The biggest issue here was that William Hill profited with as much as £1.2 million for the period between November 2014 and August 2016 after ten of its customers repeatedly deposited money they have gained illegally. Due to lack of proper control on behalf of the operator, several customers were allowed to deposit six-figure amounts over a period of 18 months or less. Thus, the operator was ordered to pay £5 million because of its violations of the regulations as well as to return the £1.2 million it gained in profits from the deposits of the ten customers.

One of the most prominent examples when it comes to failure to protect vulnerable customers is the gambling operator 888. Last year, the company was hit with a massive penalty to the amount of £7.8 million after over 7,000 of its customers who have voluntarily self-excluded from using its services were in fact still allowed to place bets due to a technical failure.

The self-excluded customers managed to deposit jointly as much as £3.5 million into their “locked” accounts. As a result, the customers succeeded in gambling away the huge amount of £51 million after recycling their winnings repeatedly. One of the customers even succeeded in wagering as much as £1.3 million, including £55,000 they have stolen from their employers to fuel their problem gambling.

UK Regulators Fight against Unfair Withdrawal Policies

Measures are also to be taken against the unfair withdrawal policies of some gambling companies, operating under UK licensing. The Competition and Markets Authority (CMA) addressed interactive gambling firms in regard to some of their withdrawal terms that might prevent their customers from cashing out their money easily.

One of the aspects the CMA is concerned with has to do with the daily, weekly and monthly withdrawal limits that are deemed way too low at some web-based casinos. According to the CMA, players at some online casinos are given a very short period of time to verify their identities and payment methods. Verification is normally required when a new customer registers with an online casino and requests a withdrawal for the very first time. If the customer fails to complete the verification process during the designated timeframe, their funds may sometimes be forfeited by the casino.

The same applies to some gambling operators’ terms that relate to dormant, i.e. inactive accounts. If a given customer has not accessed their account within the period of time specified by the operator, their funds are sometimes seized by the casino. On other occasions, a dormancy fee is applied and subtracted from the player’s existing balance.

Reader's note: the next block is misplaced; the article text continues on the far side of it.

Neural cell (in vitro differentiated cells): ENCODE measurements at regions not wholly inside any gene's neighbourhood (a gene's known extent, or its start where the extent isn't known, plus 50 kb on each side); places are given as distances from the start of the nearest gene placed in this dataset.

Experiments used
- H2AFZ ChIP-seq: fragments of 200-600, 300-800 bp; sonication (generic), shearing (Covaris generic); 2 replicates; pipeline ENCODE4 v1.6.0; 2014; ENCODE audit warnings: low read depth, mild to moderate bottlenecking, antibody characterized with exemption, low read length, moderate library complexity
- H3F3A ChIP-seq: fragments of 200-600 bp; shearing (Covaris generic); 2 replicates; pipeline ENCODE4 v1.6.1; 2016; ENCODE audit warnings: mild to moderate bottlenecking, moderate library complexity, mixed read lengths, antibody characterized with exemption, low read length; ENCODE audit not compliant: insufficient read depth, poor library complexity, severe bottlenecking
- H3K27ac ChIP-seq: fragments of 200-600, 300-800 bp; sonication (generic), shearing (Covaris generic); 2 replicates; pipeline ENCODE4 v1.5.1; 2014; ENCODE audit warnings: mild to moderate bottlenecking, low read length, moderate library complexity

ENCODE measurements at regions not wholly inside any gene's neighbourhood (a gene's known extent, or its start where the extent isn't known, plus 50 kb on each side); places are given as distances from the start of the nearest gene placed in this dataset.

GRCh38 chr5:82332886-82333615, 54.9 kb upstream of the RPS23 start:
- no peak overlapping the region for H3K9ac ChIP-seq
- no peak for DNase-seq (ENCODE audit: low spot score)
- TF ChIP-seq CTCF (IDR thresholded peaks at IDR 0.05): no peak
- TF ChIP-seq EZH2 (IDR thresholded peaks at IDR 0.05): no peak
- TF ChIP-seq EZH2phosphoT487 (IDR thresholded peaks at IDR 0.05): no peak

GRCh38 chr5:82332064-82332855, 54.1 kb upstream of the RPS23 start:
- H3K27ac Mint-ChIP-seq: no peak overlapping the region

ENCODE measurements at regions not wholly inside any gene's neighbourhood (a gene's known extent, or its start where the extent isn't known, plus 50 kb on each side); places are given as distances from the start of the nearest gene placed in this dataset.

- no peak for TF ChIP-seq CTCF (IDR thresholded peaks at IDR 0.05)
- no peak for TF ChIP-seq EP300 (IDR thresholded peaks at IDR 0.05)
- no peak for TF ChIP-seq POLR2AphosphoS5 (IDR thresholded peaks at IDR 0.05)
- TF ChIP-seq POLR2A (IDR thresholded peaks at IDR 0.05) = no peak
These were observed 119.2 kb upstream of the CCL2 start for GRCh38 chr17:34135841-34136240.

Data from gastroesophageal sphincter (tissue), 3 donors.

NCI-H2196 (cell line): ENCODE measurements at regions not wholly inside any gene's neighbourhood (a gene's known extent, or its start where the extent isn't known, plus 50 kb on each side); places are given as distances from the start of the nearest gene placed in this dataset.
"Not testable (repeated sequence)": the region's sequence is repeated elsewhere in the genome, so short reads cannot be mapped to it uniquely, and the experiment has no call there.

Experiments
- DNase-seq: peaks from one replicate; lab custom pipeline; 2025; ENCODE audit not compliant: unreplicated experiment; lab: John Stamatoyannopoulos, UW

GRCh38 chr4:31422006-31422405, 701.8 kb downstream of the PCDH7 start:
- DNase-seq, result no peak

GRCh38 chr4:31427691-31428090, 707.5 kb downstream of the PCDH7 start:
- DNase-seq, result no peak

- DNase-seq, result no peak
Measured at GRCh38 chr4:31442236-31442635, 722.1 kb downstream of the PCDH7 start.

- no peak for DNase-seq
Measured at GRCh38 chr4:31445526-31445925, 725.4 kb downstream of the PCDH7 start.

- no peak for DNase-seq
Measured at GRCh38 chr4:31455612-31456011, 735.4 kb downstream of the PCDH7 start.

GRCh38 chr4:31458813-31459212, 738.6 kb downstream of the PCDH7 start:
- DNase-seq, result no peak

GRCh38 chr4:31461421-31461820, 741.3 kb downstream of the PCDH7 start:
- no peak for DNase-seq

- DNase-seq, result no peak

The CMA deems such withdrawal policies rather restrictive and recommends betting firms to take a closer look at their terms and conditions in order to re-evaluate them and ensure they are fair to their customers.

UKGC Promotes Gender Diversity in the Gambling Industry

Another issue that sparked the discontent of UK’s gambling regulator had to do with the lack of gender diversity in the gaming industry. At the beginning of February, Sarah Harrison, Chief Executive of the Gambling Commission, revealed her intention to address this issue during this year’s International Casino Conference.

Harrison presumably took issue with the way the female employees at the participating companies’ hosting booths at events like ICE Totally Gaming were dressed. It has become the norm for such female employees to wear scanty clothing for the purpose of attracting more customers to their stands.

The ICE Totally Gaming conference is considered one of the largest annual events in the online gambling industry and as such, attracts tens of thousands of attendees and delegates. The UKGC Chief Executive pointed out there are plenty of competent and skilled women in this industry, citing Denise Coates, the Chief Executive of gambling giant bet365, as an example. Harrison pointed out that the participation of the regulatory authority in future ICE Totally Gaming events depends on whether or not the conference embraces the idea of gender diversity.

Following Harrison’s remarks, Clarion Gaming, the organizer of the annual ICE Totally Gaming conference warned participating companies that they are expected to present their products and offerings in a non-offensive fashion that does not rely on stereotyping their employees on the basis of gender.

  • Author
Daniel Williams

Daniel Williams

Daniel Williams has started his writing career as a freelance author at a local paper media. After working there for a couple of years and writing on various topics, he found his interest for the gambling industry.
Daniel Williams